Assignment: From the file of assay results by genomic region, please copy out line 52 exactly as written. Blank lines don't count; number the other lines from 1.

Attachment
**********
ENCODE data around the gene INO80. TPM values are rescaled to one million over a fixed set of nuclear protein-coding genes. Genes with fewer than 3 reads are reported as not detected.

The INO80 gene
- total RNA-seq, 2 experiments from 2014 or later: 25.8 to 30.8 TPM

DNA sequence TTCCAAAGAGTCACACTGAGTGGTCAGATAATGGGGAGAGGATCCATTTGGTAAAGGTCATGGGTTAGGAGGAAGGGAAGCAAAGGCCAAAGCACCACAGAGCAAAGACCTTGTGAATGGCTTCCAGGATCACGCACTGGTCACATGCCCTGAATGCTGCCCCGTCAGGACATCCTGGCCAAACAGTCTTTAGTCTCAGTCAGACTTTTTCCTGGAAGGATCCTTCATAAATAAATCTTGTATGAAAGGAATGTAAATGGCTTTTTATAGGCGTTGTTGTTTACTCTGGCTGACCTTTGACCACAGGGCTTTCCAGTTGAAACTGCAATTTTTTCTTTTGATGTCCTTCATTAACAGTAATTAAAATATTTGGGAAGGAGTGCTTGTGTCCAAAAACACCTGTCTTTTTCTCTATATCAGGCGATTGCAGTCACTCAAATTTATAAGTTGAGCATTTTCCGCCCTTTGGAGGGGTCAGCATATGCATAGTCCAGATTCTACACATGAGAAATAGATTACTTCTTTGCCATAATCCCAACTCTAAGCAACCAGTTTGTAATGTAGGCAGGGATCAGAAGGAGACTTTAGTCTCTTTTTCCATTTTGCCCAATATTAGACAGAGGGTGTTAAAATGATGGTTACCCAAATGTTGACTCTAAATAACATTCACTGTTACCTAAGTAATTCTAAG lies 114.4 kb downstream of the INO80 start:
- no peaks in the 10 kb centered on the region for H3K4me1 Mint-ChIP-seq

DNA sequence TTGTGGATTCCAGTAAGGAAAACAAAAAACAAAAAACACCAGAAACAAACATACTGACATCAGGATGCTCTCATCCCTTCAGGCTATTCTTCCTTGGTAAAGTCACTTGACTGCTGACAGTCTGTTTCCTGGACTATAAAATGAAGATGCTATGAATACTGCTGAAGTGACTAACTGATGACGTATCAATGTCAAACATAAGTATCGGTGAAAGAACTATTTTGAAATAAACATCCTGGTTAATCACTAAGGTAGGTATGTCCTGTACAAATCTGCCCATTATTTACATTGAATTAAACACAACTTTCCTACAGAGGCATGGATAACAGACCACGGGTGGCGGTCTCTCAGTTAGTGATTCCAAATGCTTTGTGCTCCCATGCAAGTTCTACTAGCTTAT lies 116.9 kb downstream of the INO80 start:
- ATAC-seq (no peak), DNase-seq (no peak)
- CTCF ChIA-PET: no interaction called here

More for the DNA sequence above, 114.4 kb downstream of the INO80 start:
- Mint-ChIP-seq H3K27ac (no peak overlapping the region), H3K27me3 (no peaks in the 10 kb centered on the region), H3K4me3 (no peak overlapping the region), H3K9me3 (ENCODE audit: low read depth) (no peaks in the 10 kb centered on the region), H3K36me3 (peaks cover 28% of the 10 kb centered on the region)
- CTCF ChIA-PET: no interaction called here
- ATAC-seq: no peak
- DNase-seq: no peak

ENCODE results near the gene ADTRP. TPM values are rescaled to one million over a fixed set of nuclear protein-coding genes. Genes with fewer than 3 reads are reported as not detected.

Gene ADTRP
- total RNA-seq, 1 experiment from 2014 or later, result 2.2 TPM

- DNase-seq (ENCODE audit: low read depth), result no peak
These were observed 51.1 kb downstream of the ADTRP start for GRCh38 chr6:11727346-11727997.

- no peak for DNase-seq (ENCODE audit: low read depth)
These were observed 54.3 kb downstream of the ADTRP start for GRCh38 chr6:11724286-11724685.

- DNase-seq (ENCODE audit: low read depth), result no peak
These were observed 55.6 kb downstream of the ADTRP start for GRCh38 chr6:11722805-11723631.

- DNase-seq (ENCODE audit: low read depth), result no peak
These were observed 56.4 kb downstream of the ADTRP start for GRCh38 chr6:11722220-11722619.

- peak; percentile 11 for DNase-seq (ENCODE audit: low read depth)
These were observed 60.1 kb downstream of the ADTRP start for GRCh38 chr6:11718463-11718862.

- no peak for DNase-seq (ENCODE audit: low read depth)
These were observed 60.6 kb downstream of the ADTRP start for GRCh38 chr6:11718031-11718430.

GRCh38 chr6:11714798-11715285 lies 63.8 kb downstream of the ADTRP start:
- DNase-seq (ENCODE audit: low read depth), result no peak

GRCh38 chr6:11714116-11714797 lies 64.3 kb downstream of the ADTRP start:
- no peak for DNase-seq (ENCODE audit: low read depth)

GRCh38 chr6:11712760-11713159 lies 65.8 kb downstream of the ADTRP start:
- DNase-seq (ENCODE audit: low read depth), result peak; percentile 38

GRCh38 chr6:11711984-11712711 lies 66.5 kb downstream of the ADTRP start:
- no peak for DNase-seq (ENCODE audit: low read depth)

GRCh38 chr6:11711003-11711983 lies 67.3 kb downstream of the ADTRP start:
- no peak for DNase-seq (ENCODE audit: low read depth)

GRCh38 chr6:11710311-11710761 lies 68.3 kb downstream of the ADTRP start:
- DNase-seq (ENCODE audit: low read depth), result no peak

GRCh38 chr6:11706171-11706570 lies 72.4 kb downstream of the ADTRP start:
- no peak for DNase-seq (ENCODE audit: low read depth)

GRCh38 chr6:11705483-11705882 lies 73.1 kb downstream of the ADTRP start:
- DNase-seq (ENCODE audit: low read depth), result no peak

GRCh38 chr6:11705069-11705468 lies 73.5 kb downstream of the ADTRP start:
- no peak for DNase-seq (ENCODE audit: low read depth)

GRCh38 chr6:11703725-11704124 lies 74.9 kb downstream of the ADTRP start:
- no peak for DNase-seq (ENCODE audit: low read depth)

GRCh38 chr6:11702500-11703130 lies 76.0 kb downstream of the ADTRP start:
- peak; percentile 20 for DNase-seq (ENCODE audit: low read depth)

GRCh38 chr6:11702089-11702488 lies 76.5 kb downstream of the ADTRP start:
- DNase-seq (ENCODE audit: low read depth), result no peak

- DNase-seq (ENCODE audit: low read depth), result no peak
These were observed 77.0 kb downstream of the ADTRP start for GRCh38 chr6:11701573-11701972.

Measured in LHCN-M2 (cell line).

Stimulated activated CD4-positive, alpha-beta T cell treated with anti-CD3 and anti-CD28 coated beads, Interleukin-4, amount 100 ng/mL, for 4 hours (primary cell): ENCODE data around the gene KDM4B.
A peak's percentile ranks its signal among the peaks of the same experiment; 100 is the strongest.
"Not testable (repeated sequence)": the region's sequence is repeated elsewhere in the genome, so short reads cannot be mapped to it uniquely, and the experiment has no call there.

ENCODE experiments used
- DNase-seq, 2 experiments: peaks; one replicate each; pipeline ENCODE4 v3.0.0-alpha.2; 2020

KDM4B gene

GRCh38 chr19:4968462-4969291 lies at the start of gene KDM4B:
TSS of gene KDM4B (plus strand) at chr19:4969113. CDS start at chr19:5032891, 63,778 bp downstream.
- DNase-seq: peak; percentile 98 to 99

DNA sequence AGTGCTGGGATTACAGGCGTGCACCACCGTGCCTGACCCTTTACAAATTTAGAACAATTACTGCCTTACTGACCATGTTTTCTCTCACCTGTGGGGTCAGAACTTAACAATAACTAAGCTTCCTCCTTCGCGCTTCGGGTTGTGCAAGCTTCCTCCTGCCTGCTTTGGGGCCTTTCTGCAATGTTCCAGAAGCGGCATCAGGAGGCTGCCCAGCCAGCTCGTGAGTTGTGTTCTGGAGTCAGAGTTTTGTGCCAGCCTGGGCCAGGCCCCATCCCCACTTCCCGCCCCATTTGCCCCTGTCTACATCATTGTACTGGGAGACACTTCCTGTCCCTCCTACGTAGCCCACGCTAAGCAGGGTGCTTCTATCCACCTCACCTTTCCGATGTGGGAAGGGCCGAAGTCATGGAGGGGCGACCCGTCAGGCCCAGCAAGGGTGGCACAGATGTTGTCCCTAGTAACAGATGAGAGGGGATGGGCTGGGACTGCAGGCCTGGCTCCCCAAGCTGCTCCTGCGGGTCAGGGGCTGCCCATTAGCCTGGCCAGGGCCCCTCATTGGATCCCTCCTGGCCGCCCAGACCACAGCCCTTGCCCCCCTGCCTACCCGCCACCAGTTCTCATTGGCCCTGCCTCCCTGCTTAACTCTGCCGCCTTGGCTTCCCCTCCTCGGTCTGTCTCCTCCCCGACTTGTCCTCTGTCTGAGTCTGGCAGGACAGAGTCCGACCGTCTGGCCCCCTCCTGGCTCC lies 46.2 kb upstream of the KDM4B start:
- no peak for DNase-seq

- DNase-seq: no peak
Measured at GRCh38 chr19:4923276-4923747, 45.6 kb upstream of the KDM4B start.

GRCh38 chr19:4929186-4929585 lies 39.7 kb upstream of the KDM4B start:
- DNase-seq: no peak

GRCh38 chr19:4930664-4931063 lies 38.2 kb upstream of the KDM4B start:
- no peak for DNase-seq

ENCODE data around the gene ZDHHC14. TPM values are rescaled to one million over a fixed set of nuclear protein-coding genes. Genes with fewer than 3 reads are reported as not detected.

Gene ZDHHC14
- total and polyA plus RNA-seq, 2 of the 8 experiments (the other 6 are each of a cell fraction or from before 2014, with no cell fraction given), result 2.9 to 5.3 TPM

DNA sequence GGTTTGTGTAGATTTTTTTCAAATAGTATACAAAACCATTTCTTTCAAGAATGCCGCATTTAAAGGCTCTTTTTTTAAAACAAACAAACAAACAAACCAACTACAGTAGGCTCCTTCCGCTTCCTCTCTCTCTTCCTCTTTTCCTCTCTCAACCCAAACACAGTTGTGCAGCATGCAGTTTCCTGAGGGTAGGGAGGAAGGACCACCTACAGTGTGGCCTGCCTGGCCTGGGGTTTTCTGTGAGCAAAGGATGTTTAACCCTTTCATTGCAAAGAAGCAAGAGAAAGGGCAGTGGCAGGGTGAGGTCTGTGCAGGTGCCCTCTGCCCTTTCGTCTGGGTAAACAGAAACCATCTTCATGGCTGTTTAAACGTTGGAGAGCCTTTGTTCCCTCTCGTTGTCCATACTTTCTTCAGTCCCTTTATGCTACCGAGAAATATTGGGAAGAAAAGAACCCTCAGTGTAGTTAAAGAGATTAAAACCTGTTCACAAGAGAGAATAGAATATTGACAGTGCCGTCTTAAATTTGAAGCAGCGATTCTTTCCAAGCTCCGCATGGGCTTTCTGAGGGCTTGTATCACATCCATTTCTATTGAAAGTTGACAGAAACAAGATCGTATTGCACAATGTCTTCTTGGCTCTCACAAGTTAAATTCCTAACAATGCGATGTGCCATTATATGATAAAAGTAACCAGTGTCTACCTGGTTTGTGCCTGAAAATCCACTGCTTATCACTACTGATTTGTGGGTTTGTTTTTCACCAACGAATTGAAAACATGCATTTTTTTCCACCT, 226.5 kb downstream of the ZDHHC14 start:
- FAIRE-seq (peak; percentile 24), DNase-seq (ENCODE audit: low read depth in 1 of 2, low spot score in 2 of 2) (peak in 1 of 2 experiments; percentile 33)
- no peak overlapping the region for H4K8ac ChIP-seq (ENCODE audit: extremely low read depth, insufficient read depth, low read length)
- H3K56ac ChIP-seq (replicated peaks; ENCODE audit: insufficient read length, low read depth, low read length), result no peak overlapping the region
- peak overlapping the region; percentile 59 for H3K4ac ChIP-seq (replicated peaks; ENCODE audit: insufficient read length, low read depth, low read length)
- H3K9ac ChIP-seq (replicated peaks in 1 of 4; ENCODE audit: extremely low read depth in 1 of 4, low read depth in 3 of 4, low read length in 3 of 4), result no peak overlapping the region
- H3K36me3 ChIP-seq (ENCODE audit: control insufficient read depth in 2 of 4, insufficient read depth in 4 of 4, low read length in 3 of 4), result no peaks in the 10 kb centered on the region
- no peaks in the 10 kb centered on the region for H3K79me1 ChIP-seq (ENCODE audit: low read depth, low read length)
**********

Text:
- DNase-seq (ENCODE audit: low read depth), result no peak